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The Housemaid
(Review, Book Summary & Spoilers)

By Freida McFadden

Book review, full book summary and synopsis for The Housemaid by Freida McFadden, a psychological thriller about a young woman who takes a job as a housekeeper for a wealthy couple.


In The Housemaid by Freida McFadden, Millie is a young and beautiful woman who applies and is offered a job as a live-in housekeeper for a wealthy couple, Nina and Andrew Winchester.

For Millie, who has a criminal record, a it's a fantastic job -- until it's not. Things go downhill quickly as Nina Winchester exhibits increasingly bizarre and frustrating behavior. Millie is also offered a room in the house in the attic ... that only locks from the outside.

In this fun and quick-paced psychological thriller, Millie wonders what type of people she's really working for...

(The Full Plot Summary is also available, below)

Full Plot Summary

Ending & Explanations
See the Questions, Ending and Explanations
Chapter-by-Chapter Summary
See the Chapter-by-Chapter Summary of The Housemaid
Quick Plot Summary

The two-paragraph version: Millie is a young, beautiful ex-con who gets a job as a housekeeper for a wealthy couple, Nina and Andrew. Nina is temperamental and increasingly crazy, while Andrew is attractive and kind. Millie eventually sleeps with Andrew, and he kicks Nina out. We then learn that Nina hates Andrew and wanted to be free of him, which is why she hired Millie in the first place as a replacement. During their marriage, Andrew tortured Nina by locking her up in an attic room as "punishment" to correct various behaviors. He had her locked up in a psychiatric facility for 8 months as well. He used threats against her daughter to control her.

In present day, Andrew soon turns on Millie and wants to do the same (locking her up, torturing her) to her, but Millie finds some pepper spray in the attic room and attacks Andrew, locking him in the room and torturing him instead. We then learn that Millie went to jail for accidentally killing and attempted rapist and has a few other violent incidents in her past. Nina knew about it all along. She not only wanted Millie to be a replacement, she was also hoping Millie would kill Andrew. When he dies, Nina offers to take the blame for it, since it's what she wanted all along, she just didn't have it in her to kill him. But when the police detective comes to question her it turns out his daughter was Andrew's ex-fiance who was traumatized by him. The detective concludes the death was an accident. In the Epilogue, Millie interviews for a cleaning job but it becomes clear the woman really just wants Millie to kill her abusive husband. Millie takes the job.

In Part I, Millie is a beautiful, broke young woman who takes a job as a live-in housekeeper for a wealthy couple, Nina and Andrew Winchester. Millie doesn't tell them that she's been in jail for the last ten years, ever since she was 17. They put her up in a small room that was previously a closet so the door locks from the outside. Nina is temperamental and messy, and she has a daughter, Cecelia, 9. Nina often forgets or gets confused about instructions she's given or not given Millie, and Millie gets blamed for it. Nina has also gained weight over the years and everyone around her seems to agree that she's a little crazy. Her medicine cabinet is a mess of pills. Millie hears that Nina previously was admitted to a psychiatric facility after she drugged and attempted to drown Cecelia and then took pills to try to kill herself, too.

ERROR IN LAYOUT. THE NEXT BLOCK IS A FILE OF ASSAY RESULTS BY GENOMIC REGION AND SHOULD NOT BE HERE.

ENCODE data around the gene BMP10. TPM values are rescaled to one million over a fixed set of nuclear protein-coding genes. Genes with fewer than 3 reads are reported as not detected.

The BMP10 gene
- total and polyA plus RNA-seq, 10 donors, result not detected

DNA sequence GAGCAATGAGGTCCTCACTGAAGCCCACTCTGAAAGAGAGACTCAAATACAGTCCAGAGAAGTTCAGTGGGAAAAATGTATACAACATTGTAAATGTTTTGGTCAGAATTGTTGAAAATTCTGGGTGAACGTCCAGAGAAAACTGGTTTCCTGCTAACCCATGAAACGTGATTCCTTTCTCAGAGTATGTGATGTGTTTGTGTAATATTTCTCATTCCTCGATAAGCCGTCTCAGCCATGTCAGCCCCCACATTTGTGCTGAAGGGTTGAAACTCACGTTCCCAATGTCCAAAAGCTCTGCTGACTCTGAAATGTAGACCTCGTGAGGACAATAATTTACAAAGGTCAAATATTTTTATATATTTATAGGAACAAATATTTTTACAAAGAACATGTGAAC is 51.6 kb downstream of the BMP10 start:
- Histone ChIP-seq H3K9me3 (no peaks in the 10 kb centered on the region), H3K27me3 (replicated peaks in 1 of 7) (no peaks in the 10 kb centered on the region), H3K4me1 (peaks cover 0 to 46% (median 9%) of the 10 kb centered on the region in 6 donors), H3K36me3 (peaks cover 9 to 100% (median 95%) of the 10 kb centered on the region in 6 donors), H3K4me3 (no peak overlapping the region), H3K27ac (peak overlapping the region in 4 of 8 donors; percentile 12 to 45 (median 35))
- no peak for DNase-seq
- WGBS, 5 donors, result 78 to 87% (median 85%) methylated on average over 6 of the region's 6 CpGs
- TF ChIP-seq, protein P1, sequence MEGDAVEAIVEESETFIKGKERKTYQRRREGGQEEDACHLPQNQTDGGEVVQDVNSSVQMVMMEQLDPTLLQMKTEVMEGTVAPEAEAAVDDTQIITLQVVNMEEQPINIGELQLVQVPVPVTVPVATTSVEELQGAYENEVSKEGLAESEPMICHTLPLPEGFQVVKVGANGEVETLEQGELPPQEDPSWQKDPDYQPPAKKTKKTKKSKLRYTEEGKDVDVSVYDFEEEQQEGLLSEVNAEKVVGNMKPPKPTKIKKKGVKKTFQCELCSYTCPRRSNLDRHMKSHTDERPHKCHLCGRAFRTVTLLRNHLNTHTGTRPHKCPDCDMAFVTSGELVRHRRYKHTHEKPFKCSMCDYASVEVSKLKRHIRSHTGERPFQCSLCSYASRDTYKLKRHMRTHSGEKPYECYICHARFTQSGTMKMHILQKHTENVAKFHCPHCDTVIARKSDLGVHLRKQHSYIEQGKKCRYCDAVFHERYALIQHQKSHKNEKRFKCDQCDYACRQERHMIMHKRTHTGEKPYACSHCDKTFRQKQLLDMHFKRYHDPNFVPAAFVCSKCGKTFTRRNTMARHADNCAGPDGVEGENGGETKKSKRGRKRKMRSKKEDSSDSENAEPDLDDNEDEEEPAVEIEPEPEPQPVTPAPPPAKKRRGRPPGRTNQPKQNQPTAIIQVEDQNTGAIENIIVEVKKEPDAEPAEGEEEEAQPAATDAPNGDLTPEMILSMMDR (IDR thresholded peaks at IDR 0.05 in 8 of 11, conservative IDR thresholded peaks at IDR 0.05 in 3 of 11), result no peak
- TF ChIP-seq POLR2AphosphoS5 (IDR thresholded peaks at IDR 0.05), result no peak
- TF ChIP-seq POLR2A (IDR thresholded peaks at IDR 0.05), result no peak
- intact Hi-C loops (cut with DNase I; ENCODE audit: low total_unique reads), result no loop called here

Meanwhile, Andrew is handsome, successful and understanding. Millie and Andrew slowly grow closer. When Nina and Andrew go to a fertility doctor and learn that Nina can't have any more children, Andrew is heartbroken. One night when Nina is away, Andrew and Millie sleep together. Before long, they get in a fight and Andrew kicks Nina out. Soon, Andrew fires Enzo, the landscaper. Andrew thinks the guy is an asshole, and Nina was the one who kept him around since he was the "best". Before Enzo leaves, he warns Millie that she is in danger and should leave. Shortly after, Millie gets a phone call telling her to stay away from Andrew. That night, she goes to bed, but wakes up to find that she's locked in her room.

Part II opens with Nina being glad to be free to Andrew. The narrative switches to Nina's point of view as she recounts her history with him and her plan to be free of her sadistic evil husband. Nina was once a English Ph.D. student, but she dropped out when she got pregnant and took a job as a receptionist at the company that Andrew runs. He took an interest in her and after a short courtship they were married. Three months in, he locks her in the closet in the attic for two days as punishment for letting her roots show and looking sloppy. When he lets her out, he explains that he's going to put her back in there if she misbehaves.

Nina soon wakes up groggy and sees her infant daughter Cecelia in the bathtub with the water on. Panicked, Nina realizes she's been drugged and struggled to get to Cecelia. The police show up, having been called by Andrew, and reach the conclusion that Nina drugged Cecelia to try to drown her and then took pills to kill herself. Nina is sent to a psychiatric facility for the next eight months where they convince her that her sadistic experience with Andrew is merely a delusion. Nina eventually believes it and is let out, but Andrew soon locks her in the attic bedroom again.